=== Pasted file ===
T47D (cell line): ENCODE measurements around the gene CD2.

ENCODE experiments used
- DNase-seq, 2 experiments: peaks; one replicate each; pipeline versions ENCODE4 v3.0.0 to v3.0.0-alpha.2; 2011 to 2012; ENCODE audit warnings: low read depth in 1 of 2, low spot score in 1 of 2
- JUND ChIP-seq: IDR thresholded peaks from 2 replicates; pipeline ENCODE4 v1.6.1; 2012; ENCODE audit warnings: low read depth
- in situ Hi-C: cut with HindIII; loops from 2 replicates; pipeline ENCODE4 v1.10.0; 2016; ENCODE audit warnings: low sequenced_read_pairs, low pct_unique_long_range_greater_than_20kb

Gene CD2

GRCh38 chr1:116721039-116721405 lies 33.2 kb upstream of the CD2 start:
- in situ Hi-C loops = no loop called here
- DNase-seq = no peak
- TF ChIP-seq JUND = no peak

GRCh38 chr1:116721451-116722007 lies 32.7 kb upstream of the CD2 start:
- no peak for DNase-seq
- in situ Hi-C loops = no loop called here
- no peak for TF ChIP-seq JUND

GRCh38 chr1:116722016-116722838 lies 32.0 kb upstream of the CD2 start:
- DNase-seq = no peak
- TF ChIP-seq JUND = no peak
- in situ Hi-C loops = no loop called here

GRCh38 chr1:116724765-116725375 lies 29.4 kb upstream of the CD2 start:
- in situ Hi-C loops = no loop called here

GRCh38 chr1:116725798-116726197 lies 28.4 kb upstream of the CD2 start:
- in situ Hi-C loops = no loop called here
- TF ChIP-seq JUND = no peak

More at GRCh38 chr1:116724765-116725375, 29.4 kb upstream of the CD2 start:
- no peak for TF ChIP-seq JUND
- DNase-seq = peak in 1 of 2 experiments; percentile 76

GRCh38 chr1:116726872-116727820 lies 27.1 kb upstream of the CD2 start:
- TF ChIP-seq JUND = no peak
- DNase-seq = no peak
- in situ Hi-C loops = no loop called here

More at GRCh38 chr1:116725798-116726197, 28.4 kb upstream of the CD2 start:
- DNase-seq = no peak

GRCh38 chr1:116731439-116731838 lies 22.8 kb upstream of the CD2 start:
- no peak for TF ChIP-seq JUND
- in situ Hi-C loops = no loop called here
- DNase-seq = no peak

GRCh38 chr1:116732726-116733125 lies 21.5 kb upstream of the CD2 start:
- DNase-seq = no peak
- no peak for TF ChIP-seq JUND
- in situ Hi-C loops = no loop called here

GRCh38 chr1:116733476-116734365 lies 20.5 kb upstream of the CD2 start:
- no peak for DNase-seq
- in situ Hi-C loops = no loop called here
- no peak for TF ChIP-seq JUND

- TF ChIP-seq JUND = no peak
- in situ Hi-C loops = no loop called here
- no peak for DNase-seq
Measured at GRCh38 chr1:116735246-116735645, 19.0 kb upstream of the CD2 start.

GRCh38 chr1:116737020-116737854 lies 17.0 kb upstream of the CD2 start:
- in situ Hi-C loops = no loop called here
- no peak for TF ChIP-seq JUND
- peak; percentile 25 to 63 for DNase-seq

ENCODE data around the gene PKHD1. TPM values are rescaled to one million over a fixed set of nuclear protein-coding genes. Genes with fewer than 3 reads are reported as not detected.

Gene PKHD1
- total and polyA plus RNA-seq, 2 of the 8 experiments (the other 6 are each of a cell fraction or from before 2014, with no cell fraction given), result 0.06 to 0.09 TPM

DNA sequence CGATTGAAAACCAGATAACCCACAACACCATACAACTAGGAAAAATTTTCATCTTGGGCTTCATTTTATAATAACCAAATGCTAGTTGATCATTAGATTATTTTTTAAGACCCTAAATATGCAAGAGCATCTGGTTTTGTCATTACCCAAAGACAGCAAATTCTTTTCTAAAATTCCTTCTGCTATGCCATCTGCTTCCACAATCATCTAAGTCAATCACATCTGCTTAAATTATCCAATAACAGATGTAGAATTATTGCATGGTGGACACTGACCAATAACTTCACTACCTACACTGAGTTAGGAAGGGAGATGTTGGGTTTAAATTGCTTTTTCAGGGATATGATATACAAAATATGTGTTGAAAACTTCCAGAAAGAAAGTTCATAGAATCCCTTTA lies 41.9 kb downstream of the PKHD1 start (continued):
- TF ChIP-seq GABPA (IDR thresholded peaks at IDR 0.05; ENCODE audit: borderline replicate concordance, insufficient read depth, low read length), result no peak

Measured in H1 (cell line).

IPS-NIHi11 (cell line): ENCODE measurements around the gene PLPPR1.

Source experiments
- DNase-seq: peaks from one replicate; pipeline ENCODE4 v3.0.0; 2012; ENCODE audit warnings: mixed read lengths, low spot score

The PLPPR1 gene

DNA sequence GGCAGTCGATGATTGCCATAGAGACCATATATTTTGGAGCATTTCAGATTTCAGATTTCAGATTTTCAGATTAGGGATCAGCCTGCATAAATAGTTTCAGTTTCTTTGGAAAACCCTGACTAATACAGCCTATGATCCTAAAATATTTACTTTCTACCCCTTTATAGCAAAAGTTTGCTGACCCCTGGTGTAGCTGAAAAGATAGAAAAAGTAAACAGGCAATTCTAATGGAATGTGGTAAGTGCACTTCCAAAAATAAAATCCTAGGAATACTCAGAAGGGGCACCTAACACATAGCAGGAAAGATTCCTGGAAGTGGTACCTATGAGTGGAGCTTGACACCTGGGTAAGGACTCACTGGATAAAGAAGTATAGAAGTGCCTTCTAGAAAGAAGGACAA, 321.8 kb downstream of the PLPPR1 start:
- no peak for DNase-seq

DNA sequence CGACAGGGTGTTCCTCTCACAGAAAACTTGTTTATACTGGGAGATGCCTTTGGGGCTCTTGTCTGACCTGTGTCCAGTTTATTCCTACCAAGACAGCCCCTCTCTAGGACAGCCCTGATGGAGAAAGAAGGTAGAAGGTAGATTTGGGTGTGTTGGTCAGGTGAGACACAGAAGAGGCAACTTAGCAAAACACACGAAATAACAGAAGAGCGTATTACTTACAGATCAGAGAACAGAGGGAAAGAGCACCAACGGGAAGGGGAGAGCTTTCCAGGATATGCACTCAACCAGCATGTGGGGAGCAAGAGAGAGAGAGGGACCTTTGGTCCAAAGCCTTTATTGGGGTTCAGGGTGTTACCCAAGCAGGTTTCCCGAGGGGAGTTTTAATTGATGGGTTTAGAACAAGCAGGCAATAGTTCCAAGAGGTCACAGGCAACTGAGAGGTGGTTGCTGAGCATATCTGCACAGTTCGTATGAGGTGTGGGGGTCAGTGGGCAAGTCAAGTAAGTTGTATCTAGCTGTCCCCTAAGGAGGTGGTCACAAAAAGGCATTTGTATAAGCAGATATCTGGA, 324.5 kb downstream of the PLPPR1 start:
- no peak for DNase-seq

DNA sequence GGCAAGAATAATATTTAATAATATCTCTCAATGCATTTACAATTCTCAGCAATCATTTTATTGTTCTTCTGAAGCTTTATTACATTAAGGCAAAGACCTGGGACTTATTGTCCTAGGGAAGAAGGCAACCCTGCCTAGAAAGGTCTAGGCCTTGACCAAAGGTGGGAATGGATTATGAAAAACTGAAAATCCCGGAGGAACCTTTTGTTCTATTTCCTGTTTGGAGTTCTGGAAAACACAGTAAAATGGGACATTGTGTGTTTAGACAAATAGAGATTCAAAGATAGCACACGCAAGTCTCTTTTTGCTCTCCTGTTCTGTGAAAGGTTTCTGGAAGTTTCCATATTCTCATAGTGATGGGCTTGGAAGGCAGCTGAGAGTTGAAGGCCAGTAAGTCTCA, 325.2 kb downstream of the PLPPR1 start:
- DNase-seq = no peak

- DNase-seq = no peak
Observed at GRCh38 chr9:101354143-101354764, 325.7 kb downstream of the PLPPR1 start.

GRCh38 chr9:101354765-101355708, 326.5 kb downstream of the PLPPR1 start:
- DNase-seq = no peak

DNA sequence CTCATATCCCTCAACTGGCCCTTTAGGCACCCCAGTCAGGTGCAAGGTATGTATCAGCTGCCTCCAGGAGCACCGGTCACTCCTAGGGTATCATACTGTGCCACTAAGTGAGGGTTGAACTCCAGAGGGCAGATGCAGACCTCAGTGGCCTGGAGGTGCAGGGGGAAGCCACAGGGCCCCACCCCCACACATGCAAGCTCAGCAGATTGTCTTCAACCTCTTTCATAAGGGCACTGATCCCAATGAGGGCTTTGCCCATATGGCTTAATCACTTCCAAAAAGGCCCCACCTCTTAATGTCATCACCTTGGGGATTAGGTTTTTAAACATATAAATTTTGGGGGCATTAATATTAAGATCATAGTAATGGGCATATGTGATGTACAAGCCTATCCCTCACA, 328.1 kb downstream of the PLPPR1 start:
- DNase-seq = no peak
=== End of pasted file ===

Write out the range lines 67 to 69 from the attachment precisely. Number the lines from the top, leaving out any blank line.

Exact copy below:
DNA sequence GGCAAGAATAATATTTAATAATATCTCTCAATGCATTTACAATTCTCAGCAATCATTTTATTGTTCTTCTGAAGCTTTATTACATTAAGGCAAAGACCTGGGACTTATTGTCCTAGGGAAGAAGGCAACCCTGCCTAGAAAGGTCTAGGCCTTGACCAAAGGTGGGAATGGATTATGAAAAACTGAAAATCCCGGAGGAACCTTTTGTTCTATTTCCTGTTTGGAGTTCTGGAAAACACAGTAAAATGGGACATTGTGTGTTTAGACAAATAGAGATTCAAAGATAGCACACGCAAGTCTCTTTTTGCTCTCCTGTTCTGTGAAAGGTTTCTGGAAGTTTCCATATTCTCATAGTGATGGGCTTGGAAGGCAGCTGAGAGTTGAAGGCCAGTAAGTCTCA, 325.2 kb downstream of the PLPPR1 start:
- DNase-seq = no peak

- DNase-seq = no peak